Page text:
WINDHOEK, JUNE 18 – HIV doesn’t pose great danger to human lives as it was before, however, its prevalence continues to hang on the necks of the people globally, especially, in Sub-Saharan Africa.
Approximately 36.9 million people worldwide lived with HIV/AIDS In 2017; and Around 25 per cent of these people did not know that they had the virus.
Sub-Saharan Africa is the region hit hardest with More than two-thirds of its people in living with HIV i.e., about 25 million individuals living with HIV – 1 in every 36 people. The number of AIDS-related deaths in Africa contributed to a substantial share of the world’s total: 70 per cent of global deaths in 2012.
Tuberculosis remains the common cause of death among people living with HIV. In 2016, 10.4 million people developed TB; and 1.2 million of these were living with HIV.
Although HIV/AIDS remains the leading cause of death for adults, a significant number of people are receiving life-saving treatments. In sub-Saharan Africa for instance, almost 90 per cent of people who tested positive for HIV had access to antiretroviral therapy (ART), which is very impressive.
Research also shows that, 76 per cent of people on ART have achieved viral suppression and that for every 10 per cent increase in treatment coverage there is a 1 per cent decline in the percentage of new infections among people living with HIV.
For us to see more of these results, it is paramount that people living with HIV adhere to their treatment plans. It is very important for people to understand that ARVs are only effective when taken correctly. otherwise, patients build up drug resistance the drugs become ineffective.
Adhering to The ARV treatment can be a struggle sometimes since they are taken orally in the form of a combination of tablets every day.
But, it so far the best solution to reduce the risk of HIV transmission and managing the virus effectively to achieve viral suppression, where HIV-positive people are unlikely to transmit the virus as their viral load becomes undetectable and also to help them live long healthy, productive, normal lives.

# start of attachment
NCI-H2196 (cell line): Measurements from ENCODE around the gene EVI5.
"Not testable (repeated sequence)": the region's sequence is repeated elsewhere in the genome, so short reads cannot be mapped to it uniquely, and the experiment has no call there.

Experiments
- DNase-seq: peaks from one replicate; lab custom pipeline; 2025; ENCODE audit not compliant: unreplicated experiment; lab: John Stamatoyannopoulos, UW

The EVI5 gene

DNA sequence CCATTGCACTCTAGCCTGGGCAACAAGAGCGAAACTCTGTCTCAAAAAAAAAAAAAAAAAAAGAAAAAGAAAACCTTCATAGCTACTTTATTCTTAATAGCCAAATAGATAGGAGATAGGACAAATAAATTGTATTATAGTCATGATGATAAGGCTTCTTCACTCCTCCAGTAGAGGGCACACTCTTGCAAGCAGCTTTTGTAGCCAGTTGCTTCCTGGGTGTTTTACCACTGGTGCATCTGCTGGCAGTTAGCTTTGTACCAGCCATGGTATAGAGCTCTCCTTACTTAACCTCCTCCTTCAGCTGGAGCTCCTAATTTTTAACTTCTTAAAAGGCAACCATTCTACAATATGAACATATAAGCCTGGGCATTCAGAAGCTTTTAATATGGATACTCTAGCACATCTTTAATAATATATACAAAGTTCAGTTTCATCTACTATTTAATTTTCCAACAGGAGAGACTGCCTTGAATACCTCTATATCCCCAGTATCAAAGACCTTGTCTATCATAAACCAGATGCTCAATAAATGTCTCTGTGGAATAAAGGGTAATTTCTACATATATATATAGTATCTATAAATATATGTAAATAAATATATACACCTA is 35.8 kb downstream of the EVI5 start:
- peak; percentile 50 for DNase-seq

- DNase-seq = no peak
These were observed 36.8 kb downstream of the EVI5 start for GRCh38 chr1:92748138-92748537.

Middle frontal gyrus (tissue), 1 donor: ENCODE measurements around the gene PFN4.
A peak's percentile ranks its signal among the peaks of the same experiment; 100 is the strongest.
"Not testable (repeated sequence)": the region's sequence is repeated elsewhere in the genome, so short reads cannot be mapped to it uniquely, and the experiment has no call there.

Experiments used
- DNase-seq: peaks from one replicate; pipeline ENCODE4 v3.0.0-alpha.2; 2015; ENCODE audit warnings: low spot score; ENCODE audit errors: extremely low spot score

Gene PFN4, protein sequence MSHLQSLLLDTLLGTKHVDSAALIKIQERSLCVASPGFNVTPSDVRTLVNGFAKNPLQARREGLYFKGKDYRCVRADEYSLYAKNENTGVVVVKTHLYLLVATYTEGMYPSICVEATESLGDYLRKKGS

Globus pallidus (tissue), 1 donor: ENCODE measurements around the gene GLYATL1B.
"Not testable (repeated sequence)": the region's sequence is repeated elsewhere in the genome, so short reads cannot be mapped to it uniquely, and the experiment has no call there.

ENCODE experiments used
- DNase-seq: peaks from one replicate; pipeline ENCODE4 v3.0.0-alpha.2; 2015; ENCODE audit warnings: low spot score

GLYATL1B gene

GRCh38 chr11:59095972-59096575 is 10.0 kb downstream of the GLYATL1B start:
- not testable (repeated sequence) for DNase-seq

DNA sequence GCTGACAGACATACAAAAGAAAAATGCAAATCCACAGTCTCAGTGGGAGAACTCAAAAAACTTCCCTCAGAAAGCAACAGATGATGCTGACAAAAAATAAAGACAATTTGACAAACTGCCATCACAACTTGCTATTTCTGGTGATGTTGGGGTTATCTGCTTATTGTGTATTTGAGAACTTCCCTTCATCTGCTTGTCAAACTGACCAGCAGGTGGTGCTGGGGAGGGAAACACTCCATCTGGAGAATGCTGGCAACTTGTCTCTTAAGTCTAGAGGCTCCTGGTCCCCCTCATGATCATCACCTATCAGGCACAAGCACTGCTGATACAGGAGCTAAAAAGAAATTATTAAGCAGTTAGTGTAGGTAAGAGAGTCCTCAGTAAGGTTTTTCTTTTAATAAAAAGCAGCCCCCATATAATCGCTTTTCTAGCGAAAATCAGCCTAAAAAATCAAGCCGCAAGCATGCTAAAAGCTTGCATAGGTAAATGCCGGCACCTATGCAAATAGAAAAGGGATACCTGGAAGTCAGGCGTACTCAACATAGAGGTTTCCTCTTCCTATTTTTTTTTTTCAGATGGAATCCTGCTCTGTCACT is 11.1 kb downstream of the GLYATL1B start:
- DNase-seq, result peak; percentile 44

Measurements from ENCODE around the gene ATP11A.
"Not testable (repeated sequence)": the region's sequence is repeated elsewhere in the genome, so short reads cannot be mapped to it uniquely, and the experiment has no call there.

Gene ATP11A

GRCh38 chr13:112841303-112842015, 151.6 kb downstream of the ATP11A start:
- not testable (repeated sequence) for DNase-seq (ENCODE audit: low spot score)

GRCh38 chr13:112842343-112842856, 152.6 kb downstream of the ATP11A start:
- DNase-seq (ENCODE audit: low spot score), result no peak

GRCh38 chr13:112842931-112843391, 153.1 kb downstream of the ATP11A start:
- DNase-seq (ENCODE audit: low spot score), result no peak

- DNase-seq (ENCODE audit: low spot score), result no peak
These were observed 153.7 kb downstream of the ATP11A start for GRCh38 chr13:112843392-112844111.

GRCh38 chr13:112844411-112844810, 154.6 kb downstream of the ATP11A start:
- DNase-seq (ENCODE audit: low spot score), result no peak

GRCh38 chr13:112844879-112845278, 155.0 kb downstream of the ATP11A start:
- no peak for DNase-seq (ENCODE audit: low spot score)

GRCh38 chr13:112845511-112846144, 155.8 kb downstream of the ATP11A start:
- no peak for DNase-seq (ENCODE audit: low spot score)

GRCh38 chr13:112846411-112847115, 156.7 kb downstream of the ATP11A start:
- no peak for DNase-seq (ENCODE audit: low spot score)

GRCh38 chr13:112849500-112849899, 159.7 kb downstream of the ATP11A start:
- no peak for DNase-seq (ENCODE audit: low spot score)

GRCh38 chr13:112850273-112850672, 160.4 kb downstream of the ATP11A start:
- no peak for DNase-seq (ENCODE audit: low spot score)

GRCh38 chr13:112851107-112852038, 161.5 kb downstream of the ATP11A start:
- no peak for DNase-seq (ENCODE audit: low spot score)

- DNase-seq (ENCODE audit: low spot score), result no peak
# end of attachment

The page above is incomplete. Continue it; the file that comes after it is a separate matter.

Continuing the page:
One way to go about this problem is the use of a medication reminder application for smartphones. In recent years, there has been a thrive in the use of smartphones and internet in Africa, it is becoming easier for the population to access all the features that come with a smartphone.
MyTherapy is a medication and health tracker app that can be used by people living with HIV. The app, which is downloadable for free on both iOS and Android, is a useful and practical tool that encourages and helps its users to take their medication responsibly.
The main purpose of the app is to promote adherence by consistently reminding users to take their medication until they have done so, nevertheless, it also comes with a variety of useful features, such as a measurement and symptom tracker, where users can monitor how they are feeling and responding to their treatment.
Additionally, the app also has a lab-values feature which can help HIV-positive patients track their viral load and CD4 count which they can later download in the health Report feature and discuss with their doctors.
HIV/AIDS has claimed so many lives in the past decades and now, there have been quite some remarkable breakthroughs – the rate of infections and deaths have fallen drastically, which implies that ARV medications working well; people are preventing HIV through pre or post-prophylaxis.
In 2017, 80 per cent of all pregnant women living with HIV had access to treatment to prevent HIV transmission to their babies.
Despite the progress witnessed over the years, progress in combating viral transmission is still not happening fast enough to meet global targets. There’s the need to implement strategies to improve knowledge of HIV, provide more testing among young adults, counselling and prevention programs, antiretroviral treatments, remove barriers of stigma and HIV prevention, amongst others.
Therefore, the underlying message is that, as long as ARV medications are taken properly and responsibly, with the help continuous research, then the world at large and Africa will continue to see a reduction in the virus’ incidence, prevalence and death rates, with the hope of working towards an HIV-free future for the world. – NDN Staffer